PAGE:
The Royal Barbados Police Force (RBPF) has stoutly defended its handling of investigations into the shooting death of Selwyn Knight and the arrest of Constable Everton Gittens who was charged for Knight’s murder today.
Against the backdrop of public calls for justice and a speeding up of the process of bringing charges against Constable Gittens, acting Assistant Commissioner of Police in charge of crime, Mark Thompson, said in a two-page statement this afternoon that at no time did the force want to sacrifice accuracy and completeness in their probe, for speed.
Thompson noted that the police administration had given the assurance that it would conduct an impartial and transparent investigation with the greatest of alacrity.
“As most persons are aware, we operate a due process model of criminal justice, which has elaborate protections for accused persons. Some of these protections are enshrined in the Constitution of Barbados, including the right to a fair trial. In small jurisdictions where everyone knows everyone, this right has to be jealously guarded,” emphasized the senior police administrator.
He responded specifically to some of the public discussion on this matter, including calls by the victims’ family for justice.
He said while the RBPF understood the pain and anguish of family members and empathized with them, justice, according to law, was the safest approach to take in this case.
“Indeed, the circumstances of this case seem to make comforting words elusive, and the call for justice seems to be the only words that unite all of us. Interestingly, the notion of justice connotes different things to different people and that is why justice as expounded in law, seems to be the safest approach to ascertaining what the notion really entails.”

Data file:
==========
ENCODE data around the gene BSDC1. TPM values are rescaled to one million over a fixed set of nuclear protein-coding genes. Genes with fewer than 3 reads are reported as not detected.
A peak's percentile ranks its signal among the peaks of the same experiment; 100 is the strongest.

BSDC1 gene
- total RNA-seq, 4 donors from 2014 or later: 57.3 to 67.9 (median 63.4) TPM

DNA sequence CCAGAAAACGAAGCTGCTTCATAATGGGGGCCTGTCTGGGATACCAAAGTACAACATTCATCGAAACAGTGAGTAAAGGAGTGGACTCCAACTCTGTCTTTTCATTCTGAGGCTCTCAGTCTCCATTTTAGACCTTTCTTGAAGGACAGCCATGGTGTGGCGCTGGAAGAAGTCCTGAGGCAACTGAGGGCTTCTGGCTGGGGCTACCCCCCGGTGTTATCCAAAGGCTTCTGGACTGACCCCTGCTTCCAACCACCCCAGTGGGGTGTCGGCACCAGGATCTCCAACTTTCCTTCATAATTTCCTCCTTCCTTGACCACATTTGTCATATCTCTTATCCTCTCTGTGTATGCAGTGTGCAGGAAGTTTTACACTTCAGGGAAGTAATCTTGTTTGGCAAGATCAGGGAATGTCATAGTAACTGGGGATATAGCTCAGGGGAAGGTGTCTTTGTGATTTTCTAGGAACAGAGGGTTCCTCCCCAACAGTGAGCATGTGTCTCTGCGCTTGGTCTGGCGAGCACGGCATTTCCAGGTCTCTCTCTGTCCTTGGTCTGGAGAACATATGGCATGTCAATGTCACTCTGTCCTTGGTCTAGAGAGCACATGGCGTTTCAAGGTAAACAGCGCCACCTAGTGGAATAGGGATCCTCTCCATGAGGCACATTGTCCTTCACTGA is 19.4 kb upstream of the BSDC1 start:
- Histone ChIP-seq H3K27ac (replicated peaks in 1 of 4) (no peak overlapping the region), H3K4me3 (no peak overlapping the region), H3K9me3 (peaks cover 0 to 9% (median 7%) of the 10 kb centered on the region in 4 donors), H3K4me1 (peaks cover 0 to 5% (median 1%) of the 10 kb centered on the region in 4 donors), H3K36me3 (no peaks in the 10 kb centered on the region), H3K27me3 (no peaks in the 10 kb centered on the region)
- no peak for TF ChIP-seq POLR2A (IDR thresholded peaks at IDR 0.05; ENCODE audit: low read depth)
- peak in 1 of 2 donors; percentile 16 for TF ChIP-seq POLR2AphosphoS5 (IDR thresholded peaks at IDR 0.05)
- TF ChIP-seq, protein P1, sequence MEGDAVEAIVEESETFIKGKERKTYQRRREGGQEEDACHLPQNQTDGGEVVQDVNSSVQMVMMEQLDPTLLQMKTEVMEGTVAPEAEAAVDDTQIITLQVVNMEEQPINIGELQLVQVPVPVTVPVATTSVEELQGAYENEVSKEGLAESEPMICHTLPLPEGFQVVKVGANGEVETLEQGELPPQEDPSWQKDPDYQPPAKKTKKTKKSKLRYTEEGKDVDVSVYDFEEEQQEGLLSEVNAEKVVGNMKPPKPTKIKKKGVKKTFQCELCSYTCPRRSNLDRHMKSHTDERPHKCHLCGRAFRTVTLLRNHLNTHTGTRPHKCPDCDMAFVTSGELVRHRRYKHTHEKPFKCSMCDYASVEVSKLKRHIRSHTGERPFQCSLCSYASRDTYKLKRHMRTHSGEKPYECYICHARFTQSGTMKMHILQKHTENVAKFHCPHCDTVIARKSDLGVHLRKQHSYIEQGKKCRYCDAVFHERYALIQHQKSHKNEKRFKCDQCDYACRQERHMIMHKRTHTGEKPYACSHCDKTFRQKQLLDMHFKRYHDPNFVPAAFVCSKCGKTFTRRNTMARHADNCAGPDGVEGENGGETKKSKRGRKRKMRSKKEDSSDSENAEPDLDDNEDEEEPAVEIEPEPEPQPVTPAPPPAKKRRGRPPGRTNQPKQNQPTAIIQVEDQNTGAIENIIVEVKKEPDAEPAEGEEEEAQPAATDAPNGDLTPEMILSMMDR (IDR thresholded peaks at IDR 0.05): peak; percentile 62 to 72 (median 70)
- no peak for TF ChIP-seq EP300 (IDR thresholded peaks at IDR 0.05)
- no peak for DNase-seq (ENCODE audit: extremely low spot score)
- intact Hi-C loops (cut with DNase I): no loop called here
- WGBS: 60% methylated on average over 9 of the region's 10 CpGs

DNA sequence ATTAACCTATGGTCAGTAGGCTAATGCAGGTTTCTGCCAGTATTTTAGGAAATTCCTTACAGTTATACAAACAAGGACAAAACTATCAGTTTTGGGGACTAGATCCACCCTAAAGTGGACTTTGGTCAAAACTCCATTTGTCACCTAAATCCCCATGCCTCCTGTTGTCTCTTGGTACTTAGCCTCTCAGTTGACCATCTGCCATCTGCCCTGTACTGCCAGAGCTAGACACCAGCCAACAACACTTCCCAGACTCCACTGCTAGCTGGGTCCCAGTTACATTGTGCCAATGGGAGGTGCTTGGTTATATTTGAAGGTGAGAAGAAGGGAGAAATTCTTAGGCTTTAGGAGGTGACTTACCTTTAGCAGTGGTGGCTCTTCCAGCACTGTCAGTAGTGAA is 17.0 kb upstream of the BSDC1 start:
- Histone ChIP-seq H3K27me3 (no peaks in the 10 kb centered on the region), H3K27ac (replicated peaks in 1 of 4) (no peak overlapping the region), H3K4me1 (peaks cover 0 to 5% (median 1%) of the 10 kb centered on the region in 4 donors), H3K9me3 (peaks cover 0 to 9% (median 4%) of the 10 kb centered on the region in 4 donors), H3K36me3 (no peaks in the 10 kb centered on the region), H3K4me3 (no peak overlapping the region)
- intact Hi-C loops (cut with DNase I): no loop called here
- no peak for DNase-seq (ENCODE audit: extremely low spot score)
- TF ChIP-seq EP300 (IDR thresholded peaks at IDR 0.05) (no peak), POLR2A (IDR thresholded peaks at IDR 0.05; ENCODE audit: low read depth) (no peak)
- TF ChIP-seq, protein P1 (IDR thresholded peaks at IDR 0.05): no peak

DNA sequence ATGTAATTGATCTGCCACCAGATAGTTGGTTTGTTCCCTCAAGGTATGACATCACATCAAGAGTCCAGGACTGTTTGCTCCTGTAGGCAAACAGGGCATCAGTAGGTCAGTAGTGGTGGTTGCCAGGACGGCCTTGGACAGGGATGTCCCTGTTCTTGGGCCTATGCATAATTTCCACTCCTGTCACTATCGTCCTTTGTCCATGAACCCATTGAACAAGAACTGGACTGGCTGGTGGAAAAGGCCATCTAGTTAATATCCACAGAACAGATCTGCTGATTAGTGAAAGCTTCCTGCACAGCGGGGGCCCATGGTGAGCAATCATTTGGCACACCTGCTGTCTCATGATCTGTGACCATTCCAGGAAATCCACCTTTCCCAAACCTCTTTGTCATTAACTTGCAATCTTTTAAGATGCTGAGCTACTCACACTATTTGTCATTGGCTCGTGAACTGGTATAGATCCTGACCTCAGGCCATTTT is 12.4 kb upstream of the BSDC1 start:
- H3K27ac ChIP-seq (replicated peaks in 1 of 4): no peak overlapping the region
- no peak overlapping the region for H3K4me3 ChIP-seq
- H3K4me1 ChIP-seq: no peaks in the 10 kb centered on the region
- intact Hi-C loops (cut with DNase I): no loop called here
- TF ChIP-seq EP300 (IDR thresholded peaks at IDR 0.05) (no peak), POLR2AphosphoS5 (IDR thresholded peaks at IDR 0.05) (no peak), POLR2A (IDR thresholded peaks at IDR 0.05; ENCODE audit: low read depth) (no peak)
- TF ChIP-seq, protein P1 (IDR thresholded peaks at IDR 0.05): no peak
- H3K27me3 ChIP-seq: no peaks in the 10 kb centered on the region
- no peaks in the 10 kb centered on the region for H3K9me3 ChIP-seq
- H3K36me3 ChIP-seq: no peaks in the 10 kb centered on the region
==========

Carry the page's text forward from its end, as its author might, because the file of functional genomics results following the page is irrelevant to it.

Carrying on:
Thompson said even though the force considered the interest and the rights of the public to be kept informed of the administration of justice and enforcement of the law, those interests and rights must be balanced against those of the accused and the victims and their family.
He also said the police had honoured the promises they had made to enforce the criminal law in such a manner that protected the integrity of the justice system, by forwarding the file to the Director of Public Prosecutions (DPP) for an independent review and his advice.
“On Friday 17 April, 2015, I became aware of his [DPP] advice and as a consequence, instructions were given to arrest Constable Everton Gittens; on Sunday 19 April, 2015, this was done. Mrs Marlene Knight, the wife of the late Selwyn Knight, was informed by the senior investigator that Constable Gittens was arrested and that he would be formally charged on Monday, 20 April, 2015 after two other matters that were conditions precedent to formal charges being preferred, were dealt with.
“These conditions were subsequently met and on Monday 20 April, 2015, Constable Everton Gittens was charged for murder, wounding and endangering life. He appeared before Magistrate A. Seale at the District A Magistrates Court and was not required to plea to the indictable offences and was remanded until 18 May, 2015.”
The police constable is also charged with wounding Junior Knight, son of the late Selwyn Knight, during the same shooting incident at Dash Gap, Bank Hall, St Michael on March 15.